August 27, 1996 in Nation/World

Some Liberals Can’t Accept ‘Lesser Of Two Evils’

Thomas Farragher And Philip J. Trounstine San Jose Mercury News
 

As Jesse Jackson, the fiery liberal icon, strides to the podium at the Democratic National Convention today, Joyce Bowers will - quite literally - be on the outside looking in at a party she no longer recognizes.

Bowers, a middle-class professional from Minneapolis, voted for Clinton four years ago. But that, she said, was before the “new Democrat” president became a “Republicrat.”

“I’ve had it,” said Bowers, who will march on the United Center today to protest Clinton administration policies. “I can’t stand it anymore. I was almost going to buy the lesser-of-two-evils argument, swallow hard and vote for the guy. But I can’t. I really don’t know what Bob Dole could do that’s worse at this point.”

Bowers is one of the lost liberals of the Democratic Party, a neglected - some say irrelevant - vestigial wing of the party that alternately is aghast and incensed by a president willing to wipe out welfare’s 60-year-old promise to help those who need it and to boldly declare that big government is dead.

Like Republican candidate Dole, who abruptly began ignoring the conservative GOP platform in San Diego earlier this month, Clinton has calculated that the key to his second term belongs with the ideological middle.

And that has left the party’s bleeding hearts with just two options: Hail the party as big enough to absorb dissent of all stripes or - as a decided minority is doing here this week - condemn Clinton as a philosophical traitor.

The assault from the left is ironic because it comes from what had been the party’s traditional base and it arrives at a time when the party is united as it has been only a few times in recent memory. This week, Clinton will become the first Democratic incumbent president in 60 years to be renominated without an intraparty fight.

The more pragmatic liberals, such as Jackson, are adopting a political strategy with the Clinton administration that mirrors the approach the president himself says he’ll apply to affirmative action: Mend it - don’t end it.

“We need to have a big tent when we leave here,” Jackson said before he addressed the California delegation Monday. “And if that big tent is inclusive of these various interests, we’ll have the numbers to win. If we tolerate different points of view without being punitive, then we will deserve to win. We’re not fighting for welfare as we have known it; we’re fighting for jobs and day care as we ought to know it.”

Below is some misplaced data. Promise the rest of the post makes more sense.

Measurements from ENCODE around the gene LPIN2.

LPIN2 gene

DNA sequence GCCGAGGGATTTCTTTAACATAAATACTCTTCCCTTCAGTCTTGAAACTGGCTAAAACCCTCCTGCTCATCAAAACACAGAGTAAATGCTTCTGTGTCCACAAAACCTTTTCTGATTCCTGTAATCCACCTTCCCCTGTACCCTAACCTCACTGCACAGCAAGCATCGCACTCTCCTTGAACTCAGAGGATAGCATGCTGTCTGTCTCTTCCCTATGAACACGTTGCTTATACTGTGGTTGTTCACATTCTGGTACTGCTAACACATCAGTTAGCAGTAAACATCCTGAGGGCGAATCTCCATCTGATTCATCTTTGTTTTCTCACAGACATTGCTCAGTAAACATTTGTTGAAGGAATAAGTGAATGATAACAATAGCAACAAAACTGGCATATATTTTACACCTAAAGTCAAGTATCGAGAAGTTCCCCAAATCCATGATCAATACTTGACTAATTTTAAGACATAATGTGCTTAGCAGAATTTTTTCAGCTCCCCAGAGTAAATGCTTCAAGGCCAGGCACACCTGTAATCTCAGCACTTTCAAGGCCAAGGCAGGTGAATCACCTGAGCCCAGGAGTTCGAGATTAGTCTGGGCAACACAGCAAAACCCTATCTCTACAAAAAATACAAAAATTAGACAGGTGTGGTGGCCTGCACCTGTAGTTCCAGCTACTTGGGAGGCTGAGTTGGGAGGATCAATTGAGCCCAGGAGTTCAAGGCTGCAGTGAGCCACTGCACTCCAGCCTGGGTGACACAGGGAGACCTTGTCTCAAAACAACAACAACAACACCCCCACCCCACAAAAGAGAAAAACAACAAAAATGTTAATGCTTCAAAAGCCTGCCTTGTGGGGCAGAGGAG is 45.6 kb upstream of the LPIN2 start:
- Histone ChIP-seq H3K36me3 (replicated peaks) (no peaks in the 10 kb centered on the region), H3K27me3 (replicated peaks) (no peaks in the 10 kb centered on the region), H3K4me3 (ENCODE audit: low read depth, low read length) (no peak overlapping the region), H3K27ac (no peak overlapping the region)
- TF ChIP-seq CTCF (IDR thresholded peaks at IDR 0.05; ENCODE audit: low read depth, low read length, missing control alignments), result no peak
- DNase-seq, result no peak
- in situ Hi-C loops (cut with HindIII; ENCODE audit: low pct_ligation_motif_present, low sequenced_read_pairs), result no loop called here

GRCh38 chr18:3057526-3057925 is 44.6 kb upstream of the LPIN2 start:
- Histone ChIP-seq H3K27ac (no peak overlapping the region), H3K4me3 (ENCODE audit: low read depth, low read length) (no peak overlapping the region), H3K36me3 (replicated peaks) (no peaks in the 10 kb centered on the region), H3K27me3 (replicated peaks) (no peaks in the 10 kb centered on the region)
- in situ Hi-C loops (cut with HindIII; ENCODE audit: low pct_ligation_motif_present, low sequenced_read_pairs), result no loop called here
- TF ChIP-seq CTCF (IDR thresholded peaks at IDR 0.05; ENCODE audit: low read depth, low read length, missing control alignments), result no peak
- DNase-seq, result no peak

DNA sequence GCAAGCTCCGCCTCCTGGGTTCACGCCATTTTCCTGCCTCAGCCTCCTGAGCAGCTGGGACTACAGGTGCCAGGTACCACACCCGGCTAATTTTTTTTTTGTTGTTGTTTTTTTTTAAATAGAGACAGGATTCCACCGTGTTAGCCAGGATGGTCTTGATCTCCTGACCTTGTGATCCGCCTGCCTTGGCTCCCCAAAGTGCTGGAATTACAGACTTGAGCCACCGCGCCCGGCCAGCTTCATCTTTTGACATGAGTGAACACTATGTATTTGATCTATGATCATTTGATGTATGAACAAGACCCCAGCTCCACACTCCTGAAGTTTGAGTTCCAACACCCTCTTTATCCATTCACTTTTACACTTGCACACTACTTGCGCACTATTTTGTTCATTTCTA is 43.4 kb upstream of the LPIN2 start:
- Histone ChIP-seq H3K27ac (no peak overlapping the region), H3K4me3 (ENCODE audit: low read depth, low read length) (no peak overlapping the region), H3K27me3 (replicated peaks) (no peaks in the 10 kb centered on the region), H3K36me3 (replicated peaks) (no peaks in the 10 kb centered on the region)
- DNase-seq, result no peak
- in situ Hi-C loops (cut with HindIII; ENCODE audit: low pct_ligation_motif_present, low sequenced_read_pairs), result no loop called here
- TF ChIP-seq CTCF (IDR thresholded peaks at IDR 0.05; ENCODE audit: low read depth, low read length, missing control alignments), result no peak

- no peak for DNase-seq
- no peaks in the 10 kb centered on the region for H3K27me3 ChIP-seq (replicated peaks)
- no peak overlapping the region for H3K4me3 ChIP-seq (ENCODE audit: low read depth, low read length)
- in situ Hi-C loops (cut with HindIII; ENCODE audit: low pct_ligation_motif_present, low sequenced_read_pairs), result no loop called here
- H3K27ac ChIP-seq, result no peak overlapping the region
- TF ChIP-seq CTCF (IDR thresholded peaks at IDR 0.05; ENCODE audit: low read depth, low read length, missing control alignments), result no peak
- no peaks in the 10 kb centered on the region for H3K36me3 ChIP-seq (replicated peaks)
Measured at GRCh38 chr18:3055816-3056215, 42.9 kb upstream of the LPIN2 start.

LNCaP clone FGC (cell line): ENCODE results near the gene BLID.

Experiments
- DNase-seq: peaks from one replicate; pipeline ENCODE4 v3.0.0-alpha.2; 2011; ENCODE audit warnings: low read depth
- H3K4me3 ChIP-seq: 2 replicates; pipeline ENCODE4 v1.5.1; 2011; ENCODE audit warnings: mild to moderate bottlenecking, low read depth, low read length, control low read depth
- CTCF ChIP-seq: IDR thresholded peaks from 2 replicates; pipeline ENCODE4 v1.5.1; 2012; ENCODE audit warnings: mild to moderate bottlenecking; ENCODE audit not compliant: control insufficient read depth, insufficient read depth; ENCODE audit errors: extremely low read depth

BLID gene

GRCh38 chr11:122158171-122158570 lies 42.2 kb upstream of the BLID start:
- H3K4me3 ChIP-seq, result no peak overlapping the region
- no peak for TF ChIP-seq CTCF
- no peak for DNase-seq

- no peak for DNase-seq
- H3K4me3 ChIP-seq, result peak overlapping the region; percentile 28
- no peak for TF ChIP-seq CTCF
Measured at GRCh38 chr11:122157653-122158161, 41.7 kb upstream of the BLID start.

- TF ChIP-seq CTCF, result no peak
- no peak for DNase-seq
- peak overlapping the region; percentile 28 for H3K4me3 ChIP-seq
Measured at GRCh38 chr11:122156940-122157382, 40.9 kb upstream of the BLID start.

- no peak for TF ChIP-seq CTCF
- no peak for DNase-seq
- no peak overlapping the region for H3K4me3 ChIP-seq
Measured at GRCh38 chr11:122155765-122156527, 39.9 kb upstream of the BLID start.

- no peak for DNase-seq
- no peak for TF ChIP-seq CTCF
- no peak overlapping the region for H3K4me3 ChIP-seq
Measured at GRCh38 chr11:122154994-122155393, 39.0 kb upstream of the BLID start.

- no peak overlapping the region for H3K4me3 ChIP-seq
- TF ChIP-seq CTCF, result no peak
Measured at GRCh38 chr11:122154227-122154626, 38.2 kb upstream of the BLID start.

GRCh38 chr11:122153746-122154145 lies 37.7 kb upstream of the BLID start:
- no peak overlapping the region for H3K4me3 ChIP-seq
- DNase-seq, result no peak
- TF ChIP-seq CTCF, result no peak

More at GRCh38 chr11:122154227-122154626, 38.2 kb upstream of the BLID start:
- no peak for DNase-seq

Not so conciliatory is U.S. Rep. Maxine Waters, D-Los Angeles, arguably the most liberal member of the House of Representatives. Waters said liberalism’s star has been in descent since well before Clinton burst onto the national stage in 1992, and he has only sealed its fate.

“Bill Clinton is a politician who believes that you do anything it takes - whatever is necessary to get elected,” said Waters. “Unfortunately, some of us think you should provide leadership even when you think it makes it tough for you.”

Surveys of the 4,320 delegates have found them consistently more liberal than Clinton and rank-and-file Democratic voters. On the left wing’s issue of the day - welfare reform - more than half the delegates oppose cutting off public assistance after five years, compared with two-thirds of Democrats nationwide who support the proposal.

While 38 percent of all Democrats favor giving gay and lesbian couples the same benefits as married heterosexual couples, 61 percent of the delegates here support the idea. And while most Democratic voters support shrinking the size of government and cutting taxes, delegates generally are opposed.

According to a New York Times survey of both parties’ delegates, the Chicago Democrats are a reverse image of the staunchly conservative San Diego Republicans. Fully one-third of the Democratic delegates consider themselves very liberal or somewhat liberal, compared with 27 percent of Democrats nationwide and just 16 percent of all voters.

In short, Clinton’s political instincts place him closer than the activists in Chicago to the American mainstream.

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